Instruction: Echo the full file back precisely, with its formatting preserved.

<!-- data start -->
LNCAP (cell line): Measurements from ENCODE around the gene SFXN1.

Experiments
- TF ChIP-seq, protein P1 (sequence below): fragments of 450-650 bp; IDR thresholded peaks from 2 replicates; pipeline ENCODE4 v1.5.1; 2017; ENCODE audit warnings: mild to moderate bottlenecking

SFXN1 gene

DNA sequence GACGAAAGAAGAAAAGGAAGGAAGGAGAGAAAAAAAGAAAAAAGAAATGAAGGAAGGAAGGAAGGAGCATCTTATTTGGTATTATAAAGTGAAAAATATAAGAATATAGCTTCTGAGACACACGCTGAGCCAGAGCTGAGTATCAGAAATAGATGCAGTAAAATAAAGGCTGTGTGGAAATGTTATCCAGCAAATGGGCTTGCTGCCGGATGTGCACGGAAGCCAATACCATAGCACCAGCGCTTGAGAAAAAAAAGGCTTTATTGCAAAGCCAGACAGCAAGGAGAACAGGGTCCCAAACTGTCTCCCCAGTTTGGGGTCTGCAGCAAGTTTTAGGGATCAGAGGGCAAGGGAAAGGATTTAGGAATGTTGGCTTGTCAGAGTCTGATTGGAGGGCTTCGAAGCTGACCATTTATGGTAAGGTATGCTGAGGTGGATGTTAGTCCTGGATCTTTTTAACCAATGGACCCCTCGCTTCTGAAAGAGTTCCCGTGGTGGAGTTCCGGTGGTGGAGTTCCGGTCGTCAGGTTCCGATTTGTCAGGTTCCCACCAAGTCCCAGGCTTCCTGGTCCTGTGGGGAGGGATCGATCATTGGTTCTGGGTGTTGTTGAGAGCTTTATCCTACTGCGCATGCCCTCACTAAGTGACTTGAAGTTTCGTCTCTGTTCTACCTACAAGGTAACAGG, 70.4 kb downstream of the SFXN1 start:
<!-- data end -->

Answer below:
LNCAP (cell line): Measurements from ENCODE around the gene SFXN1.

Experiments
- TF ChIP-seq, protein P1 (sequence below): fragments of 450-650 bp; IDR thresholded peaks from 2 replicates; pipeline ENCODE4 v1.5.1; 2017; ENCODE audit warnings: mild to moderate bottlenecking

SFXN1 gene

DNA sequence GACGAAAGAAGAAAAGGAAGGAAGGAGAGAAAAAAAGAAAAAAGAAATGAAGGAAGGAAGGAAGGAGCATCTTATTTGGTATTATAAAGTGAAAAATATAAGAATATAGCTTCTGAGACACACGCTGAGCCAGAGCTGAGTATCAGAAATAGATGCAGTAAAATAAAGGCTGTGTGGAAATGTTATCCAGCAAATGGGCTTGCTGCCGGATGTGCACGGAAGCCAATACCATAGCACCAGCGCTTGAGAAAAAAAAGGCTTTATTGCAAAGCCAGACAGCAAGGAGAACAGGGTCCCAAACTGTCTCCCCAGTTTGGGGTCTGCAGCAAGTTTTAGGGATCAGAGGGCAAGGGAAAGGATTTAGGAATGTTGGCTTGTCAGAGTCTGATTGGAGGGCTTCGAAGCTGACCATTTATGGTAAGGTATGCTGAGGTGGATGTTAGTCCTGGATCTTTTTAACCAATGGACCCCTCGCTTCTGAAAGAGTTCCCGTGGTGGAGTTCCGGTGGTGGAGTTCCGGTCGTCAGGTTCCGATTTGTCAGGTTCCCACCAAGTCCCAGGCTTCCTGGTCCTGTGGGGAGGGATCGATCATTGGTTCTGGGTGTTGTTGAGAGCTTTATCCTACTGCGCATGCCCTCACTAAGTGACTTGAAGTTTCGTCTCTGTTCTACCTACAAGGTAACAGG, 70.4 kb downstream of the SFXN1 start: